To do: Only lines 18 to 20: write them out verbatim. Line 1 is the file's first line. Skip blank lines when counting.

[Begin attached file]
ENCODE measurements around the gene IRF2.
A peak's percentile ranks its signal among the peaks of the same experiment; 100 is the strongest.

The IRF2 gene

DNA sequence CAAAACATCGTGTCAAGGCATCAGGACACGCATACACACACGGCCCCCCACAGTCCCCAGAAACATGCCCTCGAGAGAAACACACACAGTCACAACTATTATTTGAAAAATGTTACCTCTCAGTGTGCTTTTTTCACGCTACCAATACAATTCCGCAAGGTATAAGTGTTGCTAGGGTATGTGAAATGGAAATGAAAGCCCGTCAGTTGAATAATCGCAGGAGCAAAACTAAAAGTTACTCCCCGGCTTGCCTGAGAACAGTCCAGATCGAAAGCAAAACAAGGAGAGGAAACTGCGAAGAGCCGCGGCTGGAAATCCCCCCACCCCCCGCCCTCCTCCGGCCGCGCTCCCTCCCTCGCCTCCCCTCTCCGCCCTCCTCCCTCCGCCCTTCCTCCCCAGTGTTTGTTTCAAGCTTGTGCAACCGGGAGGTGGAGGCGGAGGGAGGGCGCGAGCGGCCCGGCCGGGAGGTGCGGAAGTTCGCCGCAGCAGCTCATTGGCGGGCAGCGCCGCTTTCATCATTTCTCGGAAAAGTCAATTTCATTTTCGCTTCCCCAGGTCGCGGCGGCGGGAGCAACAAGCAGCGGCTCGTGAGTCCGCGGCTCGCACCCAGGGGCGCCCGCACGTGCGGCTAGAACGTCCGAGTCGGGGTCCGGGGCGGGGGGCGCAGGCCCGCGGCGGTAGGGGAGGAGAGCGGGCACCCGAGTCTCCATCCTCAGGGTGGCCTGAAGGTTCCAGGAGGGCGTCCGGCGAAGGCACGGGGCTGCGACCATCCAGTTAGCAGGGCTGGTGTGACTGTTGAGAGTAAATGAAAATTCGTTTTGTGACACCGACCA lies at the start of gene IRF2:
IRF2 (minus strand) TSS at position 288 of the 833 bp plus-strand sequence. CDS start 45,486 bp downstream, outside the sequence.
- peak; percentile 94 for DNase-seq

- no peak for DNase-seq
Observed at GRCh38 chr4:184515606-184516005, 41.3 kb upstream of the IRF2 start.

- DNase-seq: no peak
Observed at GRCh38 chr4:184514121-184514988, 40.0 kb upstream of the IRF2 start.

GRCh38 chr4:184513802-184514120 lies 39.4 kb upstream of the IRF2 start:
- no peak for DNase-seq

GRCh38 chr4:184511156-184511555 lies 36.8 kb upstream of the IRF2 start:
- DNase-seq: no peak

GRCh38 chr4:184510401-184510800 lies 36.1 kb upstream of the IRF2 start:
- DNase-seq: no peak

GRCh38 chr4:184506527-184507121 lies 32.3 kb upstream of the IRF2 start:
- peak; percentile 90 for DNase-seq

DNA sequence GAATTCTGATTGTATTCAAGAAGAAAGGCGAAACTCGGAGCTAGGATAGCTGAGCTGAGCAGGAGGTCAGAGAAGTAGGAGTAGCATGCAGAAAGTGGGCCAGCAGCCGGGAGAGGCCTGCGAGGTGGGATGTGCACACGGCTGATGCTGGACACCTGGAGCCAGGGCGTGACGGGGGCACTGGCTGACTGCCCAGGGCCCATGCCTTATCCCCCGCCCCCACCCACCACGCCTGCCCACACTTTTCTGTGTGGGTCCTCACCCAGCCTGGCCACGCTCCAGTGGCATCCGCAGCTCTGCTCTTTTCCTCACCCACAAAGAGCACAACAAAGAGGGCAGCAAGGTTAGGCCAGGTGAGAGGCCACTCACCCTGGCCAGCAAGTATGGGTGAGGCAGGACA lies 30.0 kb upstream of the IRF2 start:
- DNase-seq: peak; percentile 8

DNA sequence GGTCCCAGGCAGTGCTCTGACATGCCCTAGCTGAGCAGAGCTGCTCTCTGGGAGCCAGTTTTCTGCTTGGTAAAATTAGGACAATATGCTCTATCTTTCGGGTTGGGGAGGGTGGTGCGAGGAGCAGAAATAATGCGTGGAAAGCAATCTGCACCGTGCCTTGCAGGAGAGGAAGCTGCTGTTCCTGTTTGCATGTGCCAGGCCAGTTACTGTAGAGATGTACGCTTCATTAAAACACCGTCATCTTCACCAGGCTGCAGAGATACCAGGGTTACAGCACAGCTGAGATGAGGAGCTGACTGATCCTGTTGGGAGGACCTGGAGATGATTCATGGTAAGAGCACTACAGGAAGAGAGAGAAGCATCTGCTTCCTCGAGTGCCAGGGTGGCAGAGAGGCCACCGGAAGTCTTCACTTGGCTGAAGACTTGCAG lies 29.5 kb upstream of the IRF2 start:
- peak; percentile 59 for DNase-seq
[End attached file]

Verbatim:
- peak; percentile 90 for DNase-seq

DNA sequence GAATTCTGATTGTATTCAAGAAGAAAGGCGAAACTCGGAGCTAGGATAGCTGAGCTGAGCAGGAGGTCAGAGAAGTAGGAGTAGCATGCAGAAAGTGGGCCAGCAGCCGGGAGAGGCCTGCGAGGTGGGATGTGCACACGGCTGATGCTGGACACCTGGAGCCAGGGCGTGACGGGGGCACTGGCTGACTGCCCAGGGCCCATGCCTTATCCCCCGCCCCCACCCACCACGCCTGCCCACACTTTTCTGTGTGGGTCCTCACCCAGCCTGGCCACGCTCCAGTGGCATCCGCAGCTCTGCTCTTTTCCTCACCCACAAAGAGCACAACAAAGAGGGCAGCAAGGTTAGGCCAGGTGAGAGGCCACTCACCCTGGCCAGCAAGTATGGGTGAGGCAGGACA lies 30.0 kb upstream of the IRF2 start:
- DNase-seq: peak; percentile 8